Research areas

Virtual Reality (VR) offers a unique research tool in behavioural neuroscience to investigate how humans interact with their surroundings under realistic conditions, allowing both precise control over stimuli (i.e the virtual world) and experience of a realistic interactive environment. VR has been successfully used in studies on obstacle avoidance, interceptive actions, path perception, and visuo-locomotor adaptation. Recently, research studies have focused on the development of novel robotic interfaces working in conjunction with Virtual Reality (VR) systems for a more efficient neuro-motor rehabilitation of stroke patients.

We study human interaction with the environment in different conditions and in non-clinical and clinical populations. The novelty of our approach resides in the combination of behavioral observation and functional monitoring, respectively performed with VR, tracking devices (e.g. Trackhold) and HR-EEG systems. Particularly interesting is the possibility of using the results of human movement analysis to map behavioral information onto the brain activity, in order to correlate motor tasks planning/execution to brain commands and environmental interaction.

We study the behavioral and functional mechanisms underpinning motor coordination, with particular emphasis to the interaction between motor behavior and brain activity. We aim at contributing to a better understanding of such interaction during the life span of humans, from the development of interconnected motor and brain functions during the perinatal age, to the regression of those functions with aging. Our studies are performed by combining behavioral observations and kinematics acquisitions with the monitoring of the brain function by means of fMRI, EEG and MEG systems.

We investigate the psychological (cognitive, emotional, motivational), biological (bodily and somatovisceral), social (communicative), biomechanical, and behavioral factors associated with the development, improvement, and optimization of motor performance in the context of physical activity and sport. We adopt the theoretical frame of the Individual Zones of Optimal Functioning (IZOF) model that provides a comprehensive conceptualization of psycho-bio-social (PBS) states related to performance. The IZOF model defines PBS states as situational, multimodal, and dynamic manifestations of total human functioning. This conceptualization is consistent with current holistic views that integrate the structural components of human performance, such as emotional/cognitive/motor processes, and the neurophysiological basis of these structural components. The specificity of our approach resides in the integration of behavioral, biological, and psychological data with functional brain monitoring, respectively performed with biomechanical, biomedical, and psychophysical methods including HR-EEG recording. Data acquisition and synchronization are performed by means of Powerlab Acquisition System. By using the results of structural components of human performance we aim at mapping behavioral and emotional information onto the brain activity. This is an interesting approach that permits to correlate motor tasks planning/execution and the emotional influence with brain commands.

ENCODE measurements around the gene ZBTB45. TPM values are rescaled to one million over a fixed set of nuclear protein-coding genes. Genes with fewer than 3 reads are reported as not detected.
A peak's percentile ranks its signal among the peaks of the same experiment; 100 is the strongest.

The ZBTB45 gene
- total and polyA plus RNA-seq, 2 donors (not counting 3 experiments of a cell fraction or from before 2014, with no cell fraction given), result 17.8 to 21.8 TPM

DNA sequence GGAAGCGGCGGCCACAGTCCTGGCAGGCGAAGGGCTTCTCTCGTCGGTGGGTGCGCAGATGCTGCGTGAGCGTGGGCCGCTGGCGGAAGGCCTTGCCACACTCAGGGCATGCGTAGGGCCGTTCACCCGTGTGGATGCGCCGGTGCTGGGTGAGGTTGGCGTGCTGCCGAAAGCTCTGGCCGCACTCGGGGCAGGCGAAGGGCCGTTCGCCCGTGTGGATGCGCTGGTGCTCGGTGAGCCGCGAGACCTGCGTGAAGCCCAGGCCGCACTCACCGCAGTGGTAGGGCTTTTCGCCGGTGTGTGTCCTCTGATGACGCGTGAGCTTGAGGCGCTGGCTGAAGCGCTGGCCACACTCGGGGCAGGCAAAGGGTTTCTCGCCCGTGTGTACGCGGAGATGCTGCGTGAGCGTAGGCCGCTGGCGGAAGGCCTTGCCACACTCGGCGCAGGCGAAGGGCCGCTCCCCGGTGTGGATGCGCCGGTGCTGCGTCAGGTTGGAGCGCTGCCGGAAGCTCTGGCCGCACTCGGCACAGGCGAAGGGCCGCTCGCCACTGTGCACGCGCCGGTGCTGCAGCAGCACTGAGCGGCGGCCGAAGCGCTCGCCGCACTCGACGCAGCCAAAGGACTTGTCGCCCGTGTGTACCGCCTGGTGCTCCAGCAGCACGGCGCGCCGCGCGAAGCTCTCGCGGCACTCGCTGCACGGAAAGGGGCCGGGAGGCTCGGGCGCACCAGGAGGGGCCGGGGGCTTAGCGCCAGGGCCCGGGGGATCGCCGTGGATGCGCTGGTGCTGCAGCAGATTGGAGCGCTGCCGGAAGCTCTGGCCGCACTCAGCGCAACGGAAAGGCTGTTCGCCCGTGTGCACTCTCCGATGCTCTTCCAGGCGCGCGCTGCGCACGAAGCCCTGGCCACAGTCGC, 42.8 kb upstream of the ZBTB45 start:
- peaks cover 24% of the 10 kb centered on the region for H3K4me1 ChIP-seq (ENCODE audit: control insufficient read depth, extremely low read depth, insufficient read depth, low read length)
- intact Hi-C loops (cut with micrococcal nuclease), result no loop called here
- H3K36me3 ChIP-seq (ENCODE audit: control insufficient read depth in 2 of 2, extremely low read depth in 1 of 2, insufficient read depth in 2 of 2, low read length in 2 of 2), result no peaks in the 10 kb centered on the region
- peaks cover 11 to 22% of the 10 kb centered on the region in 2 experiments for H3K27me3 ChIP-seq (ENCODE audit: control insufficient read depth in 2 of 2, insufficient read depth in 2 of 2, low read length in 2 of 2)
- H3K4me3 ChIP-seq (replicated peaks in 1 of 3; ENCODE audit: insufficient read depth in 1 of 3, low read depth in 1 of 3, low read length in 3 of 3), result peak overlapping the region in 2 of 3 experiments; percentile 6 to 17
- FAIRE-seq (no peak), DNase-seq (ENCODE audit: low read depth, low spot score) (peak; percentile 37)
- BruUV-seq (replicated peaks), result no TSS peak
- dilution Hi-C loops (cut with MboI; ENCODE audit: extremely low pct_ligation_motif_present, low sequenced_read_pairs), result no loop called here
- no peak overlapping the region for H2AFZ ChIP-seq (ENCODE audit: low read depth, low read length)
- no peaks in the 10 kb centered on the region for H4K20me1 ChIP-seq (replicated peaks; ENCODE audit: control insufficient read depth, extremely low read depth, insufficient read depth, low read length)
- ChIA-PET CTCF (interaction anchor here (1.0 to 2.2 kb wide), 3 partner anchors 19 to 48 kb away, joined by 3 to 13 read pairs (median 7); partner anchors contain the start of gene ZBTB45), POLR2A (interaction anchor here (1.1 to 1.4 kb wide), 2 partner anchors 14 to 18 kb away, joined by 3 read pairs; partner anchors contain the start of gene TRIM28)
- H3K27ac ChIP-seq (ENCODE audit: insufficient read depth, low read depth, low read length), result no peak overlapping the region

The physiological data collected with biomagnetic (MCG and infant MEG), EEG and fMRI systems, are analyzed using both linear and nonlinear signal processing techniques. Depending on the information of interest to be extracted from the recorded signals, diverse type of signal processing techniques can be performed.

Since 2004, our group has extensively employed Independent Component Analysis (ICA) for the processing of biomedical data of different origin, with the purpose of separating physiological signals and denoising the signals of interest. Signal denoising is also achieved by means of techniques that utilize wavelets decomposition.

More recently, our interest has focused on the development of methods to assess the non linear dynamics of complex physiological systems such as the heart or the brain, and to perform an automatic pattern recognition between clinical and non clinical data sets.

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